Sermons > Feast of the Institution


9 Mar 2014

“‘May your eyes [O Lord] watch night and day over this temple, the place where you have decreed you shall be honoured.’”  (1 Kings 8:29a)                            In the name …

Today our church celebrates the 117th anniversary of our founding.  On the second Sunday of March 1897, Fr. Francis Hodur accepted the invitation of the people of St. Stanislaus Church in Scranton, PA to come and attend one of their organizational meetings.  They met in the basement of the church because the building was not yet completed above them.  I love that image of the unfinished church.  The church should never think of herself as a completed edifice.  She should always think of herself as a building project.  How else could it be, if we really believe that the church of today is led by Christ, and that her community is inspired by the Holy Spirit?  Isn’t God still among us?  Aren’t we still a Pentecost church led by the Holy Spirit?  I hope we don’t believe that Jesus was more powerfully present in the church in the year 1014 than He is today in 2014.  That is not at all an inspiring thought.  What I do find exciting, however, is the idea that we continue to build the church through our shared efforts yesterday, today and tomorrow because as the glorified Jesus of heaven revealed on the last pages of the Bible:  “‘See, I am making all things new.’” (Rev. 21:5) 

I’ve seen a couple of episodes on PBS about some of the world’s tallest buildings.  When you start touching the sky with these things, it’s only possible to continue building by standing on what you’ve already built.  If the rectory fell down tomorrow, we would start rebuilding it by putting up the entire frame first.  But with skyscrapers, building each step higher is the only possible way to go the next higher step.  The church is not a squat little building whose frame was completed on Pentecost Sunday 2,000 years ago.  The church’s foundation was laid on Pentecost Sunday and each generation of the church has built her higher and higher ever since.  We build on what came before us, and we carry higher the tools that future generations will use to continue to build the church.  It’s a work always in progress, and that makes church dynamic and exciting, and our work important and even creative.

As church, our job is not to preserve the Jesus of the past.  Our job is to reveal Jesus in the present.  Since we are celebrating the 100th anniversary of the Confession of Faith this year, we have been asked to recite it at Mass today.  The Confession of Faith is a creed; that’s why each statement begins with the phrase “I believe.”  And when the Confession of Faith speaks about the church, it concludes by saying that the church is “the light in our temporal pilgrimage to God and salvation.”  Pilgrimage means journey.  The Confession of Faith sees church as anything but static.  Our church by definition is progressive.  Our church is seeking how to progress, how to continue moving forward.  And part of the way that we do that is through our democracy.  Baptized people who have committed themselves to the work of the church become the vehicles for the Holy Spirit to move the church forward.  Baptism means that we are marked as God’s people, and baptism shares with us the grace of belonging to the church.  These are not just clichés.  We, together, as church, manifest the inspiration of Jesus.  As church, we together have a sense of the faith that allows the church to change and progress.  We, together, are the church.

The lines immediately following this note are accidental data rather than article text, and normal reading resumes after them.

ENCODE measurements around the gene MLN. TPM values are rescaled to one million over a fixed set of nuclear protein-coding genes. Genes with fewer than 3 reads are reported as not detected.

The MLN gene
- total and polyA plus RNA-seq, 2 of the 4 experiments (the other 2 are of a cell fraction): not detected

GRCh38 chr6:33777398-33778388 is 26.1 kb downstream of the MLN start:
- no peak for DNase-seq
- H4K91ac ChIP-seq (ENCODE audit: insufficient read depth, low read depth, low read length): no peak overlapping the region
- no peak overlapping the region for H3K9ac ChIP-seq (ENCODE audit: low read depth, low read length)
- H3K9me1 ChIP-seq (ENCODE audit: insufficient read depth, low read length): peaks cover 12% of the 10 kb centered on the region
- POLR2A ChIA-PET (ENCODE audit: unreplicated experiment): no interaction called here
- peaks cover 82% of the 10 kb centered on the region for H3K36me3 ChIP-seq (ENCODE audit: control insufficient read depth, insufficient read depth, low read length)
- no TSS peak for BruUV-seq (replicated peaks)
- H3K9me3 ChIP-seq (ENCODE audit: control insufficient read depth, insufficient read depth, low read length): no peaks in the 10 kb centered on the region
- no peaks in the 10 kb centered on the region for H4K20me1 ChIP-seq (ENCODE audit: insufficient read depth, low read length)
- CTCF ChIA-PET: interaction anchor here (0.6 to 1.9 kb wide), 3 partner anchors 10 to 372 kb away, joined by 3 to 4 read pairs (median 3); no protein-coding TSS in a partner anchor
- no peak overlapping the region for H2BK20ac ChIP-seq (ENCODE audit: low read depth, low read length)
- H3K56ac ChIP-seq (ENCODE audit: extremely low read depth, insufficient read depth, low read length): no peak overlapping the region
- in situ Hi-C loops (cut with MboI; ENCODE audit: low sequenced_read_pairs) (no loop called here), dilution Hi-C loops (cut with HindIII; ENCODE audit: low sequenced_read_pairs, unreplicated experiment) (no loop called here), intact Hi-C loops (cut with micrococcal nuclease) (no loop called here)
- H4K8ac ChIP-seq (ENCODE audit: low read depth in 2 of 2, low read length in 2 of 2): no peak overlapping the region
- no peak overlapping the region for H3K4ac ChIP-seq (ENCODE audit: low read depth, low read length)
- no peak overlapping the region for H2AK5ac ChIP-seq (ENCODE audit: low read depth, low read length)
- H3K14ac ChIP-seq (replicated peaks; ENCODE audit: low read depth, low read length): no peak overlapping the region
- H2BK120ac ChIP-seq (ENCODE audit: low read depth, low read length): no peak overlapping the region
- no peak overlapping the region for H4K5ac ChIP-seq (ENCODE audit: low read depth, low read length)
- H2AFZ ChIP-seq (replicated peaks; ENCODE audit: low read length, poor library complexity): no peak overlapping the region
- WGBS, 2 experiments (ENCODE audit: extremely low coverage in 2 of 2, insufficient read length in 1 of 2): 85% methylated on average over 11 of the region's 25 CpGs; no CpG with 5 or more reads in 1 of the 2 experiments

There’s an old tired argument against church democracy that it would allow for stupid and unchristian things to be done.  I’ve personally heard the charge, for example, that people can’t vote to change the Ten Commandments.  Well, there are a couple of problems with that statement if that’s the sort of example they come up with.  Let me start with the easiest one.  The Ten Commandments have already been changed.  Moses commanded that we keep holy the Sabbath day.  He goes out of his way to explain that the Sabbath is Saturday, and that we honour it by resting.  We’ve changed the Sabbath to Sunday and we honour it by going to Mass.  Moses’ Law also says all in one continuous statement that we shall not covet our neighbour’s wife, but that’s not the end of the commandment.  Nor, says Moses, shall we covet his house, field, slave, ox or donkey.  Do you know what that says?  The wife is a possession in exactly the same way as the man owns a house, a slave or an animal.  Yeah, I’m going to walk around my house preaching that message to Sharon, and God forbid some yahoo comes along and tries to preach that to my daughters.  Good luck to him.  We have changed the Ten Commandments.  The Sabbath change may well have been a theological one that came from the top down.  The covet change was a common sense one that emerged from the bottom up.  

The second problem with that stale argument against church democracy is where is the evidence that the people of God would work with sinister intent to destroy the church of God.  After the abuses of power that have so weakened the church in recent times, I know that I trust the Spirit’s guidance through all of the church’s members rather than only a few.  This is why we follow Mass this morning with our Congregational Meeting.  We’re going to practice what we preach.  I hope you will accept the honour of being a member of a church that counts your voice as part of the people of God, as part of the church of God.  As Jesus has blessed us for 117 years, may He continue to bless and guide our church today and on into the future.  For this we pray in His most holy of names.  Amen.  (+)

Fr. Randolph Calvo

 

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